By Melissa Fares and Silvia Aloisi
U.S. luxury jeweler Tiffany & Co, which is being bought by France's LVMH for $16 billion, said on Tuesday it had amended some of its debt agreements to gain more financial leeway amid the coronavirus pandemic after its quarterly sales sank 44%.
The amendments included raising the maximum leverage ratio, which assesses the ability of a company to meet its financial obligations, to 4.5 from 3.5. Some analysts had warned that Tiffany was at breaching its debt covenants in the second quarter.
Tiffany shares were up more than 2 percent in early trading.
Sources have told Reuters that LVMH Chief Executive Bernard Arnault has been exploring ways to potentially pressure Tiffany to lower the agreed price of $135 per share, including by examining its compliance with its debt covenants.
However, Arnault has decided not to renegotiate the agreed price for now, sources told Reuters on Friday.
The acquisition, scheduled to be completed in mid-2020, has yet to receive some of the necessary regulatory approvals, and LVMH could revisit the issue before the deal closes, especially if Tiffany's financial condition deteriorates..
Tiffany's new debt covenants should lower the risk of breach that could disrupt the LVMH acquisition, Credit Suisse analyst Michael Binetti said.
An LVMH spokesperson was not immediately available for comment.
Tiffany, which also drew $500 million from one of its credit facilities during the first quarter, said it had ample cash on hand and was in compliance with all debt covenants as of April 30.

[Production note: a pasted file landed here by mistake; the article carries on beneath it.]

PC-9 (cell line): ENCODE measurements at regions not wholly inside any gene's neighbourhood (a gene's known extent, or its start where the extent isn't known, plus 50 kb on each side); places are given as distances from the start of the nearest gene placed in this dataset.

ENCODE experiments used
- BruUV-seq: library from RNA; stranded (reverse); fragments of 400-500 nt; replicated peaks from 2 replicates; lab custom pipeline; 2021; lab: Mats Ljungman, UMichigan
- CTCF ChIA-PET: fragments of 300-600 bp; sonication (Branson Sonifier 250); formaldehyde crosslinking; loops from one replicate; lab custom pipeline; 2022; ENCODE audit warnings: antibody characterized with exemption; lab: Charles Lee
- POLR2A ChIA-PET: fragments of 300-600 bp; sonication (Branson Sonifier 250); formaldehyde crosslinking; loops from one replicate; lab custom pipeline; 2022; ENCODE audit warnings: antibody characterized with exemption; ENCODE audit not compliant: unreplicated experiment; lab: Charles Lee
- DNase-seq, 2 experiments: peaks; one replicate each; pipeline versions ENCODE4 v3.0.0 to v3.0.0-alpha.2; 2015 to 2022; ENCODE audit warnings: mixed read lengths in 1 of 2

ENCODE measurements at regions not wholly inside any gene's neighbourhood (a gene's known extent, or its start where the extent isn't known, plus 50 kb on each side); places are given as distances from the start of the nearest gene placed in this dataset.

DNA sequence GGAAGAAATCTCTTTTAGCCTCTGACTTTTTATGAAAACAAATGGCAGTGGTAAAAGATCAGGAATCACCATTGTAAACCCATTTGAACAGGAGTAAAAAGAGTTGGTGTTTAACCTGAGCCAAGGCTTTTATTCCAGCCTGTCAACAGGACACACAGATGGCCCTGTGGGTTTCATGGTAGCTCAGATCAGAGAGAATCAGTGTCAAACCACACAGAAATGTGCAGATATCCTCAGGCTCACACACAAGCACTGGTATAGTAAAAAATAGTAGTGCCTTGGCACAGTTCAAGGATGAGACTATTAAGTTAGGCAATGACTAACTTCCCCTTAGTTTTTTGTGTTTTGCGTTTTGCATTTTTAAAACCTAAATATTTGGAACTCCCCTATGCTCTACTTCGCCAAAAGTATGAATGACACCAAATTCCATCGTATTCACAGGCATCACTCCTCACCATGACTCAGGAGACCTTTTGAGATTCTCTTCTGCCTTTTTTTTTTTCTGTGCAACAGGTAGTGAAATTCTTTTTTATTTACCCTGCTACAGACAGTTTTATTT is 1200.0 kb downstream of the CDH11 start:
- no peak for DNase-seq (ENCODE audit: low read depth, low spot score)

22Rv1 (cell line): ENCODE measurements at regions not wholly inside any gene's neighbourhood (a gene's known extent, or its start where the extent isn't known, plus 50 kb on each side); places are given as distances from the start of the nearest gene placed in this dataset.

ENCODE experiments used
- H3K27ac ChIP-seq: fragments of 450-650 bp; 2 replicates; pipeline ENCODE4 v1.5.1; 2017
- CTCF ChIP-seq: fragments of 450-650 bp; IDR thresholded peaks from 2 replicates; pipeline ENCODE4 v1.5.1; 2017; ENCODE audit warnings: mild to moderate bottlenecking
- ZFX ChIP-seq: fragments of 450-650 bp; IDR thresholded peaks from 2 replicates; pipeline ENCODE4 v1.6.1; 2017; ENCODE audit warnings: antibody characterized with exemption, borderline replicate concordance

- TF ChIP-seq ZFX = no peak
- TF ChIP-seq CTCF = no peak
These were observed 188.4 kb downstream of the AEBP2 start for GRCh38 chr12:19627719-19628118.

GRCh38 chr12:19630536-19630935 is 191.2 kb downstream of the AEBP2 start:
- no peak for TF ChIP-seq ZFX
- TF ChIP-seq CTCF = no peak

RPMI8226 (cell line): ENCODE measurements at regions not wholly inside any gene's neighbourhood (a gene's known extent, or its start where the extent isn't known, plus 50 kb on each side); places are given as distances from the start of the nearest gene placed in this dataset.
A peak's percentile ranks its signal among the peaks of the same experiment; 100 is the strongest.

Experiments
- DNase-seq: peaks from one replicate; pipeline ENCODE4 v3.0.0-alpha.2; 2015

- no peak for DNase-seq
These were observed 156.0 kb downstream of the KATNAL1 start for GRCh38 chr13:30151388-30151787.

"I am confident that Tiffany's best days remain ahead of us and I am excited we will be taking that journey with LVMH by our side," Tiffany CEO Alessandro Bogliolo said in a statement.
The company's comparable sales, which strip out the effects of currency exchange rates, tumbled in the three months to April 30, as the pandemic gutted demand for its jewelry and forced it to shut the bulk of its 300 stores across the globe.
Based in New York and best known for its diamond engagement rings, Tiffany faces further headwinds in the next few months as the health emergency has plunged major economies into recession and brought international tourism to a halt.
"The biggest challenge will be getting past the absence of events like weddings that have been lost or postponed," said NPD Chief Analyst Marshal Cohen. "These gift-driving events are hard to lose as a retailer."
Those problems have been compounded in recent weeks by widespread U.S. protests that included some incidents of shop looting following the death of an unarmed black man, George Floyd, after a white police officer knelt on his neck for more than eight minutes.
Net sales nearly halved to $555.5 million in the first quarter, while it posted a loss of $64.6 million compared with a profit of $125.2 million a year earlier.
Tiffany said sales were on a recovery path in the key Chinese market, which began emerging from the coronavirus lockdown earlier than the United States and Europe, although revenues were still down 40% globally in May.
(Reporting by Melissa Fares in New York, Silvia Aloisi in Milan and Praveen Paramasivam in Bengaluru; Editing by Sriraj Kalluvila and Bernadette Baum)